More work now to address inflow issues from private properties

EDITORIAL

Gisborne District Council finds itself in something of a quandary as it seeks to move forward faster on the DrainWise project which is the key to preventing regular discharges of wastewater into the city rivers.

The council has budgeted $22 million for this DrainWise project, the bulk of which has been described as business-as-usual expenditure with $15m for renewal of pipes and $7m for capital works. So far $8m of that has been spent, with the council struggling to meet its annual target and certain to fall behind this financial year which ends next month.

The problem, however, is that even when the project is finished, it will not be enough on its own to prevent overflows.

The reason for that, the council was told last Thursday, is overflows from private properties into the system.

Fixing these would cost about $13.2m, the council was told by its utilities manager Neville West.

There was no provision in the original $22m budget for overflows and infiltration from private properties, which had not been identified at that stage as a root cause, but will be addressed as an enforcement issue.

Staff have been told to come back with a detailed estimate of what it will cost to fix the problem on private properties along with details of how that might be done.

One problem seems to be that the council has difficulty establishing how much is coming off private properties.

That has been a regular query from correspondents to the paper, while former councillor Manu Caddie asked on Saturday for evidence to prove the claim that 95 percent of infiltration came from residential downpipes and surface water on private property.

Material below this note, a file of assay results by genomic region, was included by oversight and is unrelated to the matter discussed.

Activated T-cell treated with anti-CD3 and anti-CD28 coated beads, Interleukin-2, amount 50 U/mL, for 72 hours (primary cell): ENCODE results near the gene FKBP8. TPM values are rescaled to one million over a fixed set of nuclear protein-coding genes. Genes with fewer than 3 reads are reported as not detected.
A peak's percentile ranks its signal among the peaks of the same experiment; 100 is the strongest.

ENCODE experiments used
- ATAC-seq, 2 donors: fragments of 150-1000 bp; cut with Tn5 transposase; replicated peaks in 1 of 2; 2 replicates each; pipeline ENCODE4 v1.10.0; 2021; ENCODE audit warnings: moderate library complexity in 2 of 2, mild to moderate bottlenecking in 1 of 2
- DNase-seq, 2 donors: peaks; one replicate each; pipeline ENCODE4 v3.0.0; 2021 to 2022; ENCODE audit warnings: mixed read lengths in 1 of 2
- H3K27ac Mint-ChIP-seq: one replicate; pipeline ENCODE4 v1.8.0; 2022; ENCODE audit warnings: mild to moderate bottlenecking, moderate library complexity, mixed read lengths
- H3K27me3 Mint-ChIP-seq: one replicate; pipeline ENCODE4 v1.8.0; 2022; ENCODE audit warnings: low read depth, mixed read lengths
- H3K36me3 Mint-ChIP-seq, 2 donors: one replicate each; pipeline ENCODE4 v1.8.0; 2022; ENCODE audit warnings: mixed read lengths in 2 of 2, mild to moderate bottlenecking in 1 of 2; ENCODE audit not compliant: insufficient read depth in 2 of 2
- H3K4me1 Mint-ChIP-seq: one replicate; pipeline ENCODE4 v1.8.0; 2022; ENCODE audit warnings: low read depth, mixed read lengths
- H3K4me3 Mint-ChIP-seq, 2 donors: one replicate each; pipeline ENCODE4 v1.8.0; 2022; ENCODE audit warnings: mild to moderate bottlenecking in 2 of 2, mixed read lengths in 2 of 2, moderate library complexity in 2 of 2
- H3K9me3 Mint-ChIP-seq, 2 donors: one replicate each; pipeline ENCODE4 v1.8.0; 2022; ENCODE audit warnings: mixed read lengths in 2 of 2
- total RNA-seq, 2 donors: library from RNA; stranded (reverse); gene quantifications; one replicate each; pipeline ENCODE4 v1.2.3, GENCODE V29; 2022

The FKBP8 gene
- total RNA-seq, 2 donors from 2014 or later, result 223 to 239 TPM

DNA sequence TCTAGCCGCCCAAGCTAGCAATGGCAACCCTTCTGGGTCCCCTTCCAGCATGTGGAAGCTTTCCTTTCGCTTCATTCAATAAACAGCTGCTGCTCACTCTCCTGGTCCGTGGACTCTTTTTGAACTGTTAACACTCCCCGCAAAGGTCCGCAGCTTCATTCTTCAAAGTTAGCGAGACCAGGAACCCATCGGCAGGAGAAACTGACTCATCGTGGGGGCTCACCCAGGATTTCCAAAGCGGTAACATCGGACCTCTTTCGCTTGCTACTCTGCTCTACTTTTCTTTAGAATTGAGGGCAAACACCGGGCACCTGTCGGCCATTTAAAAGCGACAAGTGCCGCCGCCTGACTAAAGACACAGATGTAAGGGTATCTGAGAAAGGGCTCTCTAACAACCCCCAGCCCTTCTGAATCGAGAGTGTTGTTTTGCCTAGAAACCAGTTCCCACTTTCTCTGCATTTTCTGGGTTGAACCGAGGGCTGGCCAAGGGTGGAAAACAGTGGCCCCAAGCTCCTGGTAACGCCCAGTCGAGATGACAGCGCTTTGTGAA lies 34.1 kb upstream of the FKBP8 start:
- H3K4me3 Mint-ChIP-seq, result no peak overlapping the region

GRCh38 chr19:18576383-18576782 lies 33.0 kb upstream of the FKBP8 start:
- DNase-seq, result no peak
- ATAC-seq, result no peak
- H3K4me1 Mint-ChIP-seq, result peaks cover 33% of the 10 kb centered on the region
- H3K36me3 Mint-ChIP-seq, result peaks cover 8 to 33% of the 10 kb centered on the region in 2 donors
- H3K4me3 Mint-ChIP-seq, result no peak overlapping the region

This extra money of course comes on top of what it will cost to take the wastewater project to the next stage required for its resource consent. That was estimated to be between $20m and $50m but a working group is trying hard to bring that down as far as possible.

The two issues between them add up to a knotty problem for the council.

Gisborne District Council finds itself in something of a quandary as it seeks to move forward faster on the DrainWise project which is the key to preventing regular discharges of wastewater into the city rivers.

The council has budgeted $22 million for this DrainWise project, the bulk of which has been described as business-as-usual expenditure with $15m for renewal of pipes and $7m for capital works. So far $8m of that has been spent, with the council struggling to meet its annual target and certain to fall behind this financial year which ends next month.

The problem, however, is that even when the project is finished, it will not be enough on its own to prevent overflows.

The reason for that, the council was told last Thursday, is overflows from private properties into the system.

Fixing these would cost about $13.2m, the council was told by its utilities manager Neville West.

There was no provision in the original $22m budget for overflows and infiltration from private properties, which had not been identified at that stage as a root cause, but will be addressed as an enforcement issue.

Staff have been told to come back with a detailed estimate of what it will cost to fix the problem on private properties along with details of how that might be done.

One problem seems to be that the council has difficulty establishing how much is coming off private properties.

That has been a regular query from correspondents to the paper, while former councillor Manu Caddie asked on Saturday for evidence to prove the claim that 95 percent of infiltration came from residential downpipes and surface water on private property.

This extra money of course comes on top of what it will cost to take the wastewater project to the next stage required for its resource consent. That was estimated to be between $20m and $50m but a working group is trying hard to bring that down as far as possible.

The two issues between them add up to a knotty problem for the council.

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